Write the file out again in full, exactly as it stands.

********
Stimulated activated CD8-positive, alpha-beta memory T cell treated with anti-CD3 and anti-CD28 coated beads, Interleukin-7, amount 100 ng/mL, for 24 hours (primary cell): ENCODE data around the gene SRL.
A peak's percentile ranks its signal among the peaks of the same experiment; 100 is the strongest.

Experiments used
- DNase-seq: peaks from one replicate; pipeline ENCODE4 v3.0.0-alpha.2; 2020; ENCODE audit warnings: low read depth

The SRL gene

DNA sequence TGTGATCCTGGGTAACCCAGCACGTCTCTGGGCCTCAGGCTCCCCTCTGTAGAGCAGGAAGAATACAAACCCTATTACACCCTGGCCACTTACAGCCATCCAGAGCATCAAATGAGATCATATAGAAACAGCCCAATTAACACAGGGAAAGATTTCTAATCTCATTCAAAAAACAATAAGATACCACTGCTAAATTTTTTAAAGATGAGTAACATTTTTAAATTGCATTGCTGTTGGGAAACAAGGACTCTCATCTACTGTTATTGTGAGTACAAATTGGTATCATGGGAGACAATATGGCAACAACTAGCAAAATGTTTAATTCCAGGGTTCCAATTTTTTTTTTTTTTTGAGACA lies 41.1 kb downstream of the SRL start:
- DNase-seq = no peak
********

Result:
Stimulated activated CD8-positive, alpha-beta memory T cell treated with anti-CD3 and anti-CD28 coated beads, Interleukin-7, amount 100 ng/mL, for 24 hours (primary cell): ENCODE data around the gene SRL.
A peak's percentile ranks its signal among the peaks of the same experiment; 100 is the strongest.

Experiments used
- DNase-seq: peaks from one replicate; pipeline ENCODE4 v3.0.0-alpha.2; 2020; ENCODE audit warnings: low read depth

The SRL gene

DNA sequence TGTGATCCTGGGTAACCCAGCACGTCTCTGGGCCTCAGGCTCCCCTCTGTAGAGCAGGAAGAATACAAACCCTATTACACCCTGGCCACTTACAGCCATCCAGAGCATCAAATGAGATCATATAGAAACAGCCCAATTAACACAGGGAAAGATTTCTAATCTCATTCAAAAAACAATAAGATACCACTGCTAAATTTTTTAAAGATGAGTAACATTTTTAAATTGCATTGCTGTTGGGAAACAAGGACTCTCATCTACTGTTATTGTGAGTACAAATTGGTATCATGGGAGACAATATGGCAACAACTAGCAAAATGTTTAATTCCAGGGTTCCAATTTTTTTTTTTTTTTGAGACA lies 41.1 kb downstream of the SRL start:
- DNase-seq = no peak